I’m not alone at Pi Towers (hi Lorna! Hi Rachel!) in being a textiles nerd. There’s a 200-year-old cushion made of strips of worn-out Regency clothes (which nobody is allowed to sit on) in my living room; Mandarin sleeves I’ve rescued from rummage bins in Hong Kong and framed on the walls, and a rotation of vintage wedding kimonos and obis that hang up at the end of the hall. I have a theory about textile art being considered domestic, female art – and therefore, for cultural reasons I don’t care for very much, deprecated in comparison with other sorts of art, and a hell of a lot cheaper per square foot than paintings or prints in frames. If you’ve got a big wall to decorate, you could do a lot worse than hitting eBay and wallowing in kimonos.
What’s all this got to do with Raspberry Pi?
In case you hadn’t already noticed, I am also a computing history nerd. Last weekend I spent several hours in the Fashion Museum in Bath, thinking tranquil thoughts about Spitalfields silk, Jacquard looms, and the way some of these beautiful textiles relate directly to the history of programming. The Jacquard process for weaving was invented in the early 1800s; and we get excited about them because Jacquard looms were the very first programmable machines used in manufacturing.
Punchcards were threaded together and fed into the loom, each card full of holes representing one line of weaving. It was a flexible system: your chain of cards could be as long or as short as was needed, and to weave a different pattern on the loom, you could simply swap out the set of cards. Imposing that flexibility on a mechanical system was a completely novel concept, and those punch cards were a first step on the road to what became the computer programming that all those of you with Raspberry Pis are familiar with. (Charles Babbage used the Jacquard punch card concept around forty years after the invention of the Jacquard process to store programs in the Analytical Engine – and they’re still not obsolete. Those American voting machines that cause so much controversy were still employing punch cards in the 2012 election.)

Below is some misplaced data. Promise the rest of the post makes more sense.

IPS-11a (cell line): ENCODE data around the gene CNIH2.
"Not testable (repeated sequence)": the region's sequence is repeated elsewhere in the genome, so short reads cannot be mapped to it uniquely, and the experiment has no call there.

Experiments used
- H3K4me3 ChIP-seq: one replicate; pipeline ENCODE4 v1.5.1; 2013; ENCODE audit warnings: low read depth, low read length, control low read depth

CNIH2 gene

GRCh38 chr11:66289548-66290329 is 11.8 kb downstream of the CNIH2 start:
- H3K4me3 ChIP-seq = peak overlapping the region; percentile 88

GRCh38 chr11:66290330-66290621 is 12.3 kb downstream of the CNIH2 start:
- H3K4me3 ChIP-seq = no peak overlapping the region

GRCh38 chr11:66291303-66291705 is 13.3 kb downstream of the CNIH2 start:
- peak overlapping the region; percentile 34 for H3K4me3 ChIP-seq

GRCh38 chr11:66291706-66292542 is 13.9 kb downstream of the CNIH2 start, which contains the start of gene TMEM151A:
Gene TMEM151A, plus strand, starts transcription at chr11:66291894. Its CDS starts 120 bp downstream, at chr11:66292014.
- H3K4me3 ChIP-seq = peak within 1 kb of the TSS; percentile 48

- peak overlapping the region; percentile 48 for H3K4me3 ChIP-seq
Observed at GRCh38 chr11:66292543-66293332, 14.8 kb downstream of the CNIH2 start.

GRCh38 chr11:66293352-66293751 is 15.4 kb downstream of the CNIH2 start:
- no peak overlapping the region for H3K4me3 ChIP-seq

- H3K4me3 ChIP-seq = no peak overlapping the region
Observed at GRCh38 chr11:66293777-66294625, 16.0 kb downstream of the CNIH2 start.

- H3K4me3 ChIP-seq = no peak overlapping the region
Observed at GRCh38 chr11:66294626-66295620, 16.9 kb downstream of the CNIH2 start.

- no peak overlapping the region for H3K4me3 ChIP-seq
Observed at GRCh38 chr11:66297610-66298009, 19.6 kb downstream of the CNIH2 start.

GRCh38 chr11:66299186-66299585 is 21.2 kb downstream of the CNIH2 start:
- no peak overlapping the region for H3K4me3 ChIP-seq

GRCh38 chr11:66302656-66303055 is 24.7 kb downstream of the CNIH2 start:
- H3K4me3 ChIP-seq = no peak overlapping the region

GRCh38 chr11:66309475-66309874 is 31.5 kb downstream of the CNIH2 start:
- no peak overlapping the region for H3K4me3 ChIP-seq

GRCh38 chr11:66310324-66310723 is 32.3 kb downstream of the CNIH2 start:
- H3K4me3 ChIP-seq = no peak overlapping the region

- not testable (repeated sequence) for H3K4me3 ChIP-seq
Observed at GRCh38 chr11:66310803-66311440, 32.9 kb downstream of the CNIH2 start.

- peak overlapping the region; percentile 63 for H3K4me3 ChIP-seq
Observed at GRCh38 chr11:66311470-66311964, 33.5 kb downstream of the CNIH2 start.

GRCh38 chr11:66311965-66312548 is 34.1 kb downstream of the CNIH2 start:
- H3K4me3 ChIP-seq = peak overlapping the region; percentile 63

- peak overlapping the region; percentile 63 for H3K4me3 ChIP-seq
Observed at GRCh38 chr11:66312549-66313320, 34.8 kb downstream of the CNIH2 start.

It can be hard to visualise the relationship between the holes in the cards you can see above, and the individual lines that create the pattern on the brocade you can see next to them. So Macclesfield Silk Museum (which I have only just found out about, and am going to make a beeline for next time I’m in Cheshire) put a Raspberry Pi to work to make this demonstration model for museum visitors.
Today, textile professionals can buy specialised software for designing and producing Jacquard fabrics: a direct line of descent from Joseph Marie Jacquard’s two-century old innovation. (Check out this blog post from Florence, where you can see some modern examples of fabrics woven using modern Jacquard software.)
Next time you’re out shopping for curtain fabric, or buying intricately woven cushion covers, step back for a moment and think about the computing history you’re holding in your hands. Computing’s everywhere.